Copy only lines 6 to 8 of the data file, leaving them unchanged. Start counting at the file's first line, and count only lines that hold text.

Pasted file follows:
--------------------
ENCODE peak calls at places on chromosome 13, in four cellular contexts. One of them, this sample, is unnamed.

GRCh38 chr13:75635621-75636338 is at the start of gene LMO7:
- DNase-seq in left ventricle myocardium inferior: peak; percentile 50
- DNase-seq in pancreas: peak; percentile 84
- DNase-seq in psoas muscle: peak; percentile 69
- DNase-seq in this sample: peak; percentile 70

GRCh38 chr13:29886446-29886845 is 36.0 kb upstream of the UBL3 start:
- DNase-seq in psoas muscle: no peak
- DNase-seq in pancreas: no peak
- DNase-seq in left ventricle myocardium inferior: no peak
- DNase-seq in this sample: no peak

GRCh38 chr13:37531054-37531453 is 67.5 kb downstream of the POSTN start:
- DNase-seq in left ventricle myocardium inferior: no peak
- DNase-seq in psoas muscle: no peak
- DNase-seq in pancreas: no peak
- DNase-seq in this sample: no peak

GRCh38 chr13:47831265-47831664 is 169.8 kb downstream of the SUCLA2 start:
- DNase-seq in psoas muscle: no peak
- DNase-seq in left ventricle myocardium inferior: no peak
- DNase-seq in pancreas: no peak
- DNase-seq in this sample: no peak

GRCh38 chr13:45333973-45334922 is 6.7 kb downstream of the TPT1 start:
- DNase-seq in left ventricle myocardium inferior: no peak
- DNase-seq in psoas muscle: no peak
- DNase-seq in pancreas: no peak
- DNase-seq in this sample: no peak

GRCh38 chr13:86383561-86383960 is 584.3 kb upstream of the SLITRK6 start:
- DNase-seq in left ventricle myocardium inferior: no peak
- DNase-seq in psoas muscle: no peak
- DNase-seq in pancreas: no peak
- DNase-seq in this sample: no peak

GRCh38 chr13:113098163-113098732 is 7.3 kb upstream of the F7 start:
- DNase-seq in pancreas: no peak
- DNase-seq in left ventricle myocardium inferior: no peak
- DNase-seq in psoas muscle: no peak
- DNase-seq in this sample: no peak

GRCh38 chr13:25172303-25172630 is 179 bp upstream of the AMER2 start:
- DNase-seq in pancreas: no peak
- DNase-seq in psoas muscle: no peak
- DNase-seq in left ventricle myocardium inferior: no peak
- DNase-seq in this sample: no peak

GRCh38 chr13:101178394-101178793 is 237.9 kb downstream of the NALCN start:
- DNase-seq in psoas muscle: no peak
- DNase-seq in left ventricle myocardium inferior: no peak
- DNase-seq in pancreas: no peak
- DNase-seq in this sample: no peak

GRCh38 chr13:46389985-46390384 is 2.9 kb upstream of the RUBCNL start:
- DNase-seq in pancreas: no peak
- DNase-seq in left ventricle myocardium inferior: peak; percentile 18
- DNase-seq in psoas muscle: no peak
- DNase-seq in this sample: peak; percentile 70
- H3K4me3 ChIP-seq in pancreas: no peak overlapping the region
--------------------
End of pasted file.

- DNase-seq in this sample: peak; percentile 70

GRCh38 chr13:29886446-29886845 is 36.0 kb upstream of the UBL3 start:
- DNase-seq in psoas muscle: no peak